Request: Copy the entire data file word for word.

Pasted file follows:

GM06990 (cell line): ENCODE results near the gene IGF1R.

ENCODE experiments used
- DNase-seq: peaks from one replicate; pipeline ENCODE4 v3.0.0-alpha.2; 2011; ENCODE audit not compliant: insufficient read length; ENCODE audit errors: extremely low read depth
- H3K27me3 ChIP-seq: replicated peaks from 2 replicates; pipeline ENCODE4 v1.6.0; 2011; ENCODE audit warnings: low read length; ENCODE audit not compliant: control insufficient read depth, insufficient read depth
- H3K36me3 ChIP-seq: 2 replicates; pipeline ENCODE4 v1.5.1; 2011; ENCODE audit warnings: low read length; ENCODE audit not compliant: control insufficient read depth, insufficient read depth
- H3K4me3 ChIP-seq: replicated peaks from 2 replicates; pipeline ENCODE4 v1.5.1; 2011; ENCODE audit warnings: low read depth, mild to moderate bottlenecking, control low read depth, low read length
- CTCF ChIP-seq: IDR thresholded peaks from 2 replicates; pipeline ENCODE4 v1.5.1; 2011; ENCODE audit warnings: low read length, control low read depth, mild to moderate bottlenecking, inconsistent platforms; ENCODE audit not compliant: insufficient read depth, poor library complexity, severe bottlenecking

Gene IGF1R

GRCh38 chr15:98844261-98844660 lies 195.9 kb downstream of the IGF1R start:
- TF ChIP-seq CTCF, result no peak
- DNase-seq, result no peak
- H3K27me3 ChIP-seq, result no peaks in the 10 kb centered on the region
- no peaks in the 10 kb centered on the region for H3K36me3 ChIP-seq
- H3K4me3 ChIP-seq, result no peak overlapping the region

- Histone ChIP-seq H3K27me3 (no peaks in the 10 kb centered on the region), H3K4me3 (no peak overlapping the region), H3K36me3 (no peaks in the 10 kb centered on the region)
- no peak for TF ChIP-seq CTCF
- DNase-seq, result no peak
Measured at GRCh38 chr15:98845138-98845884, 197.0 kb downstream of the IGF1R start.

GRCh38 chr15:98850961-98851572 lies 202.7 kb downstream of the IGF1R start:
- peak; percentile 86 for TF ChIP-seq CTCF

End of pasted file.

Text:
GM06990 (cell line): ENCODE results near the gene IGF1R.

ENCODE experiments used
- DNase-seq: peaks from one replicate; pipeline ENCODE4 v3.0.0-alpha.2; 2011; ENCODE audit not compliant: insufficient read length; ENCODE audit errors: extremely low read depth
- H3K27me3 ChIP-seq: replicated peaks from 2 replicates; pipeline ENCODE4 v1.6.0; 2011; ENCODE audit warnings: low read length; ENCODE audit not compliant: control insufficient read depth, insufficient read depth
- H3K36me3 ChIP-seq: 2 replicates; pipeline ENCODE4 v1.5.1; 2011; ENCODE audit warnings: low read length; ENCODE audit not compliant: control insufficient read depth, insufficient read depth
- H3K4me3 ChIP-seq: replicated peaks from 2 replicates; pipeline ENCODE4 v1.5.1; 2011; ENCODE audit warnings: low read depth, mild to moderate bottlenecking, control low read depth, low read length
- CTCF ChIP-seq: IDR thresholded peaks from 2 replicates; pipeline ENCODE4 v1.5.1; 2011; ENCODE audit warnings: low read length, control low read depth, mild to moderate bottlenecking, inconsistent platforms; ENCODE audit not compliant: insufficient read depth, poor library complexity, severe bottlenecking

Gene IGF1R

GRCh38 chr15:98844261-98844660 lies 195.9 kb downstream of the IGF1R start:
- TF ChIP-seq CTCF, result no peak
- DNase-seq, result no peak
- H3K27me3 ChIP-seq, result no peaks in the 10 kb centered on the region
- no peaks in the 10 kb centered on the region for H3K36me3 ChIP-seq
- H3K4me3 ChIP-seq, result no peak overlapping the region

- Histone ChIP-seq H3K27me3 (no peaks in the 10 kb centered on the region), H3K4me3 (no peak overlapping the region), H3K36me3 (no peaks in the 10 kb centered on the region)
- no peak for TF ChIP-seq CTCF
- DNase-seq, result no peak
Measured at GRCh38 chr15:98845138-98845884, 197.0 kb downstream of the IGF1R start.

GRCh38 chr15:98850961-98851572 lies 202.7 kb downstream of the IGF1R start:
- peak; percentile 86 for TF ChIP-seq CTCF